What genre is a gay historical puppet love drama?

And who cares? Do you? How about judges on awards panels? Or the reader shin-deep in BOOK who just wants to figure out if this is a piece of writing s/he wants to spend time with?

The Guardian’s book blog asks the genre question:

“This week, the chair of this year’s Man Booker prize, Robert Macfarlane, published an introduction to a new edition of M John Harrison’s Climbers. In it, he says ‘let me try to express a little of the amazement I feel when standing in front of the work of Harrison, who is best known as one of the restless fathers of modern SF but who is to my mind among the most brilliant novelists writing today, and with regard to whom the question of genre is a flimsy irrelevance’. Are we witnessing the end of the genre wars? … Well, not to publishers and booksellers, who seem the section of the literary world most wedded to genre distinctions: you’ll still find China Miéville and Lauren Beukes in fantasy, Ken MacLeod and Iain M Banks in sci-fi, Sophie Hannah and Ruth Rendell in crime, Brian Evenson and Kathe Koja in horror. We critics can praise them to the high heavens, but it doesn’t change where they end up in a bookshop. It does seem odd that historical fiction isn’t segregated in the same way (and ‘literary’ historicals – yes, Wolf Hall et al – sit next to ‘genre’ historicals such as those by Robyn Young or Simon Scarrow).”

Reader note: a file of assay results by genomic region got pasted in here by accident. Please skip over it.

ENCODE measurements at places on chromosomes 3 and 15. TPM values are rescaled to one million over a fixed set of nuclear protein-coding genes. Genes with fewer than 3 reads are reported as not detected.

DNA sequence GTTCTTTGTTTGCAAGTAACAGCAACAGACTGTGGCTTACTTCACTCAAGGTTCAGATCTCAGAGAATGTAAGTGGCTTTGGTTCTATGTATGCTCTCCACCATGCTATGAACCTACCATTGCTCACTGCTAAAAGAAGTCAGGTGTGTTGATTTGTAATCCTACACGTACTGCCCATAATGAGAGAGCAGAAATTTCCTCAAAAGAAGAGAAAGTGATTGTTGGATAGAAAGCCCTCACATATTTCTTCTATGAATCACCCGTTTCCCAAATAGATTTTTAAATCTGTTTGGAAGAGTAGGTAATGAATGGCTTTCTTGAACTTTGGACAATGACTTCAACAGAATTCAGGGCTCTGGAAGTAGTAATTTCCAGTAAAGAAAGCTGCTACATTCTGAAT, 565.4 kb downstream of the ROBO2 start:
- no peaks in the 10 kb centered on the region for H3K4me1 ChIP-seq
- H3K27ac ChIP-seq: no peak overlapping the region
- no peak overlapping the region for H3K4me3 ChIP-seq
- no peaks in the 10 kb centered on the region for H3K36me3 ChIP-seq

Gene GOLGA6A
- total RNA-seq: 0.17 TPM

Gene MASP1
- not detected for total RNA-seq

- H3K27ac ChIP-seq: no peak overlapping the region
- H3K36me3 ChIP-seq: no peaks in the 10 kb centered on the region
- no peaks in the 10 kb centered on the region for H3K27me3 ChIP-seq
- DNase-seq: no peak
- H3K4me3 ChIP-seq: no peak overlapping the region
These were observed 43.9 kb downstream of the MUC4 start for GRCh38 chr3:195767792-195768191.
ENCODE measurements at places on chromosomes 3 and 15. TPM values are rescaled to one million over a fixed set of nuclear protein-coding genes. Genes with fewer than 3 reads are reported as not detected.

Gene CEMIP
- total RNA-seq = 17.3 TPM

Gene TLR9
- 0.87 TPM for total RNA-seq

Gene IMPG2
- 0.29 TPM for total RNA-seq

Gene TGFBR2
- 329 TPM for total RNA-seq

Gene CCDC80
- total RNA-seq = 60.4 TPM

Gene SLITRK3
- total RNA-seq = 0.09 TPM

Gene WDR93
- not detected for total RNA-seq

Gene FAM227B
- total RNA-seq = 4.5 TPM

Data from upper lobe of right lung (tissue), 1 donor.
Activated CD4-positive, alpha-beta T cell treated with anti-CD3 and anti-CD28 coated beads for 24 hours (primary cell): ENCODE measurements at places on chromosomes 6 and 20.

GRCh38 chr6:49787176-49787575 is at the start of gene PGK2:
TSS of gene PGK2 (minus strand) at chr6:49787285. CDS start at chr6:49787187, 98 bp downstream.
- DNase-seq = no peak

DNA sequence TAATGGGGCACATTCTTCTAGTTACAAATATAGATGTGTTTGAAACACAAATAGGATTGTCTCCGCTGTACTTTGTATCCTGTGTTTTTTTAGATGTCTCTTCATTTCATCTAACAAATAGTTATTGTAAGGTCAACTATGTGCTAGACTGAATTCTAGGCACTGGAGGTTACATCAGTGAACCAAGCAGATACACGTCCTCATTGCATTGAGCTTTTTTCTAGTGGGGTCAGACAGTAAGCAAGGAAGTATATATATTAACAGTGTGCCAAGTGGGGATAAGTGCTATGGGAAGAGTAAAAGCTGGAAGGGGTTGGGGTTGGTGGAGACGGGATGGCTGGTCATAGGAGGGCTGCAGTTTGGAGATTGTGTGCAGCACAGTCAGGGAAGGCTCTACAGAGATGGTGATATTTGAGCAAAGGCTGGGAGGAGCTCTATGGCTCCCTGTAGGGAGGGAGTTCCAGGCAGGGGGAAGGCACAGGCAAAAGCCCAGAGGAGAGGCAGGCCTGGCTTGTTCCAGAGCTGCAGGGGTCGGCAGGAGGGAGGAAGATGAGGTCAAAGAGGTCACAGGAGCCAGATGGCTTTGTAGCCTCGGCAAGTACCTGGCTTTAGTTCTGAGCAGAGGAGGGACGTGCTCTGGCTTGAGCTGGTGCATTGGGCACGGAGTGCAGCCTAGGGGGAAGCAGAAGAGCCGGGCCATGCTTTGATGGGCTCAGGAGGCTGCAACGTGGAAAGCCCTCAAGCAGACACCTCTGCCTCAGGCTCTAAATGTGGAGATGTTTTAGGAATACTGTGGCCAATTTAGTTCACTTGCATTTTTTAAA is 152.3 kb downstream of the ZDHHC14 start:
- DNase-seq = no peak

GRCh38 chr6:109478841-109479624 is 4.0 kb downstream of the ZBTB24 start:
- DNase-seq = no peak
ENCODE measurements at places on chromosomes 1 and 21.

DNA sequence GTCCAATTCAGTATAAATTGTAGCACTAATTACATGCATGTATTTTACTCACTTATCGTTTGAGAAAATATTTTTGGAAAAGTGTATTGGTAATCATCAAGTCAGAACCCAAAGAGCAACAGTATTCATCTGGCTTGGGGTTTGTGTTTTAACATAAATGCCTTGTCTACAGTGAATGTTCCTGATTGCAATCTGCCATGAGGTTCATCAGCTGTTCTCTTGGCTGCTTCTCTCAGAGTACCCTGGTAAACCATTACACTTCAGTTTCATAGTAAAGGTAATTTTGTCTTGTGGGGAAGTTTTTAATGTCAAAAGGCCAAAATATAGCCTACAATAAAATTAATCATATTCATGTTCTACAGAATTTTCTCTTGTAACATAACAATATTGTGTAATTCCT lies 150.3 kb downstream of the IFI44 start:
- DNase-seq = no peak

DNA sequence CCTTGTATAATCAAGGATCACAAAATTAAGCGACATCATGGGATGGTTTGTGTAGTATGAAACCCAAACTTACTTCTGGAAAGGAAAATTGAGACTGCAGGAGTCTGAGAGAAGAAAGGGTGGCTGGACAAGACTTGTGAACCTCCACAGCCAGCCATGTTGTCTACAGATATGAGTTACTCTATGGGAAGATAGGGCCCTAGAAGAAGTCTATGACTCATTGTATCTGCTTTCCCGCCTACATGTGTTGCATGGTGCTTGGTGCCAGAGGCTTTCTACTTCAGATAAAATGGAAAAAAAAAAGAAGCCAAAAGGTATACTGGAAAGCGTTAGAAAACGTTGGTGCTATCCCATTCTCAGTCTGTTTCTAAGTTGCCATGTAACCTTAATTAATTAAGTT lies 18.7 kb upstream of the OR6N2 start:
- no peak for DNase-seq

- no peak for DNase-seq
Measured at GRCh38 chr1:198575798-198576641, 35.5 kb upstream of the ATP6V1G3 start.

Very pleased to see my work cited as one of these non-genre examples – writing books classified as, yes, horror, then YA, now historical, and all of them the product of the same sensibility and skills, illustrates both the reach and the limits of genre classification. Because it’s not always a limitation: those who like to read in a particular genre will give a new byline a chance simply because it’s in that genre, and that’s a boon to reader and writer alike.

But in the end, if you select your fiction (or films, or music, or theatre or whatever have you) strictly by its classification, it’s like ordering the chicken friend steak every time.  Sometimes it might be great, and sometimes it might be, well, chicken-fried steak. And if you never order off the menu, you’ll never know what you might have loved, hated, swallowed, been nourished by forever … It applies to people, too.

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